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What are the postulates of Dalton’s Atomic theory?

Dalton

What are the postulates of Dalton’s atomic theory? Could we apply this theory in its original form now?

The postulates of Dalton’s atomic theory are as follows:

a. The matter is composed of extremely small, indivisible particles called atoms.

b. Atoms of an element are similar in all respects while atoms of different elements are different in terms of properties and weight.

c. Atoms can neither be created nor destroyed.

d. Atoms can combine in a simple whole-number ratio to give compound atom.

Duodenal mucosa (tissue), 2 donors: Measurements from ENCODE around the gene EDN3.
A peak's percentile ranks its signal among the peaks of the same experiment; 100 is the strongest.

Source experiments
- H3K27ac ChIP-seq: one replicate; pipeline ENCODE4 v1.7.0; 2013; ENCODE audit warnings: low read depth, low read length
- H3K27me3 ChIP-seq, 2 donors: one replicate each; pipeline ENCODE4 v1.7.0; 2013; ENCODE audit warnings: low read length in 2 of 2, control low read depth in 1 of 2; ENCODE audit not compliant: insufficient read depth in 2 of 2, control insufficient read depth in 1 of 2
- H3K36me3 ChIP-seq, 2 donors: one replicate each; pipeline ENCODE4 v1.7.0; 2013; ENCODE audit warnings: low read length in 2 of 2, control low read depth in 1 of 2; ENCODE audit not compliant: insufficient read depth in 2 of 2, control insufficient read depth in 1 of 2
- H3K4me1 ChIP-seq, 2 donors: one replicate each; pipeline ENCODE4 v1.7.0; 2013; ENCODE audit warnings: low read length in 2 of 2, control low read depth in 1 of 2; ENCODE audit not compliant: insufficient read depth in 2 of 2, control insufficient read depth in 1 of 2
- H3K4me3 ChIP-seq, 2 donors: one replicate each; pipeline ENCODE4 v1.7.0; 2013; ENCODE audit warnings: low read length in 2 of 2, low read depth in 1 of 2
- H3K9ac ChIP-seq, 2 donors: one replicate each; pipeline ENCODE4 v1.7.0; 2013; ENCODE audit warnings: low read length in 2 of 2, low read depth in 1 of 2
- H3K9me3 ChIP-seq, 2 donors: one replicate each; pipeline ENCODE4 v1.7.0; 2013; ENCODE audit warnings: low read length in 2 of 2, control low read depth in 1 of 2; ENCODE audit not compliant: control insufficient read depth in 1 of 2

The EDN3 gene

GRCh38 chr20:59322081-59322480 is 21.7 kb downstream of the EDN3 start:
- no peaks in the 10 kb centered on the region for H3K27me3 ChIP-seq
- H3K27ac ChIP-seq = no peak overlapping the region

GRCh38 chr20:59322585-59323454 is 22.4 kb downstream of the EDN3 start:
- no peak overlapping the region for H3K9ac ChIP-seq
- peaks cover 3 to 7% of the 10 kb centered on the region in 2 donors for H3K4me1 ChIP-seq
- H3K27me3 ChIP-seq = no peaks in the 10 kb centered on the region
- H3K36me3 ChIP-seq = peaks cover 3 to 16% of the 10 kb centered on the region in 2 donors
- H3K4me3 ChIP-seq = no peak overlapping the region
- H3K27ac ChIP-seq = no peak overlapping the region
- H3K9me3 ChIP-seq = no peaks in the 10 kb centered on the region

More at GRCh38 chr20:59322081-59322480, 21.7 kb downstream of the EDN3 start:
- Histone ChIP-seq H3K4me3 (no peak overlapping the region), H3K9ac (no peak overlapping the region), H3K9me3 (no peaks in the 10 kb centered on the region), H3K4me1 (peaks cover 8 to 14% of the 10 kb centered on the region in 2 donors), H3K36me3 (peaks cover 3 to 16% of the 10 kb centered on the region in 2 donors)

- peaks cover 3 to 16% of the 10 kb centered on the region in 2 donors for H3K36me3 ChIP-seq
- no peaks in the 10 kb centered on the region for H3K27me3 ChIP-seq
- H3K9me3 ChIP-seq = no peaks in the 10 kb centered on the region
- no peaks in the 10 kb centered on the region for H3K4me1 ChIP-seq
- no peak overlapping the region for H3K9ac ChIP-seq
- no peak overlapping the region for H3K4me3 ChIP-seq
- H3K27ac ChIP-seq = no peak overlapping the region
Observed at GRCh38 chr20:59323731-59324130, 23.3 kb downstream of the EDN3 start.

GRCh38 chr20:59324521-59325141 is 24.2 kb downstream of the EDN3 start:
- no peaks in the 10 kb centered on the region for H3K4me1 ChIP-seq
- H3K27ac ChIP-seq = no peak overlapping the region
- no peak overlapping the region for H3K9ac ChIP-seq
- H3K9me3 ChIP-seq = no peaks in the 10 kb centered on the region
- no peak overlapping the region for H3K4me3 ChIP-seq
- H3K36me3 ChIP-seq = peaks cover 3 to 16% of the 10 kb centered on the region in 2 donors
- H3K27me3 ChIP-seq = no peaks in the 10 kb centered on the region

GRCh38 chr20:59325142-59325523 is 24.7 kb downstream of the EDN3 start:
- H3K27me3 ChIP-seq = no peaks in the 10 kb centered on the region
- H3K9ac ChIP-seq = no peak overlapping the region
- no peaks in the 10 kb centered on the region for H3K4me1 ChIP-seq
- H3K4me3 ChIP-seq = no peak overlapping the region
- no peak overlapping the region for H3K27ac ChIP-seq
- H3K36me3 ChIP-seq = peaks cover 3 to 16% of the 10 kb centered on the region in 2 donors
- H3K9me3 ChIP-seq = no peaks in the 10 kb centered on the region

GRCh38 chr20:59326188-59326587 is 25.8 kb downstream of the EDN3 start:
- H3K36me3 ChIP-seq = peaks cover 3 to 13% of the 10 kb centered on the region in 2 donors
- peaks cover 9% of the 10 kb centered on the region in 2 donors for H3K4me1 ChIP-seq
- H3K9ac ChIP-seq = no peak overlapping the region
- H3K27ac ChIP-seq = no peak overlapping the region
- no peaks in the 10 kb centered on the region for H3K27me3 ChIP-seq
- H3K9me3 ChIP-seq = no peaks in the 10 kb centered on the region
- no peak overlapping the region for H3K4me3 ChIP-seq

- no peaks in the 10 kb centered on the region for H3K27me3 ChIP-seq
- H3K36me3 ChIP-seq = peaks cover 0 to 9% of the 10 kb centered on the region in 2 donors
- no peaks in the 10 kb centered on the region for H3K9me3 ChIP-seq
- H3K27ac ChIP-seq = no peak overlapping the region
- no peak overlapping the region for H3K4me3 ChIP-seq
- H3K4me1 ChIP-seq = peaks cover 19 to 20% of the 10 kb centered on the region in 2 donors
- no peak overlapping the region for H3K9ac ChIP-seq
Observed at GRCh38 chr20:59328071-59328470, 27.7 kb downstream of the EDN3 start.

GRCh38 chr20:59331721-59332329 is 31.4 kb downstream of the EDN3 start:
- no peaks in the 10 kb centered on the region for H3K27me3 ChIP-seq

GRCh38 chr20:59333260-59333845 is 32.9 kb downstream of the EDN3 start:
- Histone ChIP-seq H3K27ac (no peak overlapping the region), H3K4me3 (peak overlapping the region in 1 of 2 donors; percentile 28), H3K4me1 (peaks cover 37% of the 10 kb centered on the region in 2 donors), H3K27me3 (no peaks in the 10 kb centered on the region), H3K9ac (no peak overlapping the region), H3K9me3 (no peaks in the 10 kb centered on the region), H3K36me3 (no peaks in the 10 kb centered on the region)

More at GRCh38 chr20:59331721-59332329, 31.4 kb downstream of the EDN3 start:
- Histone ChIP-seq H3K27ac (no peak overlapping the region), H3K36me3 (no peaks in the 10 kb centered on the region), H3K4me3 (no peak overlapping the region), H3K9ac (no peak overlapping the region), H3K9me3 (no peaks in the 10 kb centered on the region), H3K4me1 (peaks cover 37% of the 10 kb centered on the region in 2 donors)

Atoms can combine between themselves to give a molecule. The combining ratio may be simple or complex however, it is an integral ratio. The atoms of different elements may have the same mass number i.e. isotopes and isobars have similar nuclear properties further, atoms of one element can be changed into atoms of other elements by nuclear reactions as,

7N14 + 2He4++ → 8O17 + 1H1

Hence, Dalton’s atomic theory is no more applicable in its original form as:

i. It could not explain the cause of the chemical reaction.

ii. It could not explain the existence of isotopes and isobars.

iii. the idea of compound atoms has not applied properly.

iv. It could not explain Gay Lussac’s law of gaseous volume.

So, it needed modifications as (i) Atoms are no longer indivisible.

(ii) Isotopes and isobars account for the nature of the atom of the element.

(iii) Mass and energy are inconvertible.

Thus, Dalton’s atomic theory couldn’t be applied in its original form now.